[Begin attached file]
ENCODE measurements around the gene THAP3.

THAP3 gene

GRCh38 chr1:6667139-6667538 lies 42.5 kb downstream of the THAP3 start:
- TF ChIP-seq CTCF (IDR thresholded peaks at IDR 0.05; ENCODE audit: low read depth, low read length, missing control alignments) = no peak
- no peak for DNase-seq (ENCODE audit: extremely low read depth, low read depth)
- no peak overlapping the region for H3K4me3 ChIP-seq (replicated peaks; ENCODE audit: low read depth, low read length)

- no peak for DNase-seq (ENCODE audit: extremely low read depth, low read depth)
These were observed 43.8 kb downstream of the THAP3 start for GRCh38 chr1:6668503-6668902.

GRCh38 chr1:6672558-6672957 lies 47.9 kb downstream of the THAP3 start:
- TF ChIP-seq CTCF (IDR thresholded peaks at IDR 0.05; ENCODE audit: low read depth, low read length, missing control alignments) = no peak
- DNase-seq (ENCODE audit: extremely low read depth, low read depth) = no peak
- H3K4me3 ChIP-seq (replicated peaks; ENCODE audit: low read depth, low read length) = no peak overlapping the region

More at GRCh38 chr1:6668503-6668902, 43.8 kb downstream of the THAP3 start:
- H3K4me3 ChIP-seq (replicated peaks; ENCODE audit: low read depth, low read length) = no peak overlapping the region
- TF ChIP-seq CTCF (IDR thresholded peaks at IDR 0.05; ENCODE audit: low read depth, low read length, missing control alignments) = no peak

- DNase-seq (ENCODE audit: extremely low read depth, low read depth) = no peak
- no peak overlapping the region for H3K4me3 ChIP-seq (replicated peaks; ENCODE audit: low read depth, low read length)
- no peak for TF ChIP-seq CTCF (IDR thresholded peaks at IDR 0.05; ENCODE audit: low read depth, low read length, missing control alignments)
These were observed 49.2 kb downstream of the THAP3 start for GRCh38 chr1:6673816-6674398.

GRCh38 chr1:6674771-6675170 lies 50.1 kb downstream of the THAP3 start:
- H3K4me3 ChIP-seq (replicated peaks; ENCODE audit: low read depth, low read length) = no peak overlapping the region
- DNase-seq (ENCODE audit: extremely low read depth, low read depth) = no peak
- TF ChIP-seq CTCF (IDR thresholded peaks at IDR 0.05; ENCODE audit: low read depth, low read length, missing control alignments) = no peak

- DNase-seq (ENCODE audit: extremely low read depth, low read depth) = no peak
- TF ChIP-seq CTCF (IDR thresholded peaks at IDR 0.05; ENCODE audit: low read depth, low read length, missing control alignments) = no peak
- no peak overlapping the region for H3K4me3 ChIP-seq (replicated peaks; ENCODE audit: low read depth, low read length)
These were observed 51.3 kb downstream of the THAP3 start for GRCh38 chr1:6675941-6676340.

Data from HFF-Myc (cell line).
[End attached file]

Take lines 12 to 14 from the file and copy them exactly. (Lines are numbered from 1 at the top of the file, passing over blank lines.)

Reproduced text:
- H3K4me3 ChIP-seq (replicated peaks; ENCODE audit: low read depth, low read length) = no peak overlapping the region

More at GRCh38 chr1:6668503-6668902, 43.8 kb downstream of the THAP3 start:
- H3K4me3 ChIP-seq (replicated peaks; ENCODE audit: low read depth, low read length) = no peak overlapping the region